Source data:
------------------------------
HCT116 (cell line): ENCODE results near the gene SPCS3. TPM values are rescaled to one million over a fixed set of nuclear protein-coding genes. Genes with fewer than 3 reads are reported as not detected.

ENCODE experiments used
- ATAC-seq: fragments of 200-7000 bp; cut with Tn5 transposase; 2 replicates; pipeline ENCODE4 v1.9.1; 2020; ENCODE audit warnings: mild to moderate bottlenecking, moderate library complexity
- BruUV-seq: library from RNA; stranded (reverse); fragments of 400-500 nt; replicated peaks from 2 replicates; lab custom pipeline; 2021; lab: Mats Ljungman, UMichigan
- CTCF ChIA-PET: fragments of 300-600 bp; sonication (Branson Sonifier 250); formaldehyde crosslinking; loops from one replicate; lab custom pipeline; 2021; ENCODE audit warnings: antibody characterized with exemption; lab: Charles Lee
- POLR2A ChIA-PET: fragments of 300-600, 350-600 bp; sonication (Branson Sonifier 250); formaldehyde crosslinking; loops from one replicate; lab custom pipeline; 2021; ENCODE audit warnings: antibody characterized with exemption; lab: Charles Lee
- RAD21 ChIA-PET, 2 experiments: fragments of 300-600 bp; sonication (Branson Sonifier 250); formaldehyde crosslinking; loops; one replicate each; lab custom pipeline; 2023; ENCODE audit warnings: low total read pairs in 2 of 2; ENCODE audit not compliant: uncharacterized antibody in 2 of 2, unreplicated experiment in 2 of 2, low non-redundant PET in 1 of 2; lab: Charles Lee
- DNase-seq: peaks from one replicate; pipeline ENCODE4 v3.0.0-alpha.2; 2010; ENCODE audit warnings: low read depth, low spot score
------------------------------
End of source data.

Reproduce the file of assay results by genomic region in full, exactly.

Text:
HCT116 (cell line): ENCODE results near the gene SPCS3. TPM values are rescaled to one million over a fixed set of nuclear protein-coding genes. Genes with fewer than 3 reads are reported as not detected.

ENCODE experiments used
- ATAC-seq: fragments of 200-7000 bp; cut with Tn5 transposase; 2 replicates; pipeline ENCODE4 v1.9.1; 2020; ENCODE audit warnings: mild to moderate bottlenecking, moderate library complexity
- BruUV-seq: library from RNA; stranded (reverse); fragments of 400-500 nt; replicated peaks from 2 replicates; lab custom pipeline; 2021; lab: Mats Ljungman, UMichigan
- CTCF ChIA-PET: fragments of 300-600 bp; sonication (Branson Sonifier 250); formaldehyde crosslinking; loops from one replicate; lab custom pipeline; 2021; ENCODE audit warnings: antibody characterized with exemption; lab: Charles Lee
- POLR2A ChIA-PET: fragments of 300-600, 350-600 bp; sonication (Branson Sonifier 250); formaldehyde crosslinking; loops from one replicate; lab custom pipeline; 2021; ENCODE audit warnings: antibody characterized with exemption; lab: Charles Lee
- RAD21 ChIA-PET, 2 experiments: fragments of 300-600 bp; sonication (Branson Sonifier 250); formaldehyde crosslinking; loops; one replicate each; lab custom pipeline; 2023; ENCODE audit warnings: low total read pairs in 2 of 2; ENCODE audit not compliant: uncharacterized antibody in 2 of 2, unreplicated experiment in 2 of 2, low non-redundant PET in 1 of 2; lab: Charles Lee
- DNase-seq: peaks from one replicate; pipeline ENCODE4 v3.0.0-alpha.2; 2010; ENCODE audit warnings: low read depth, low spot score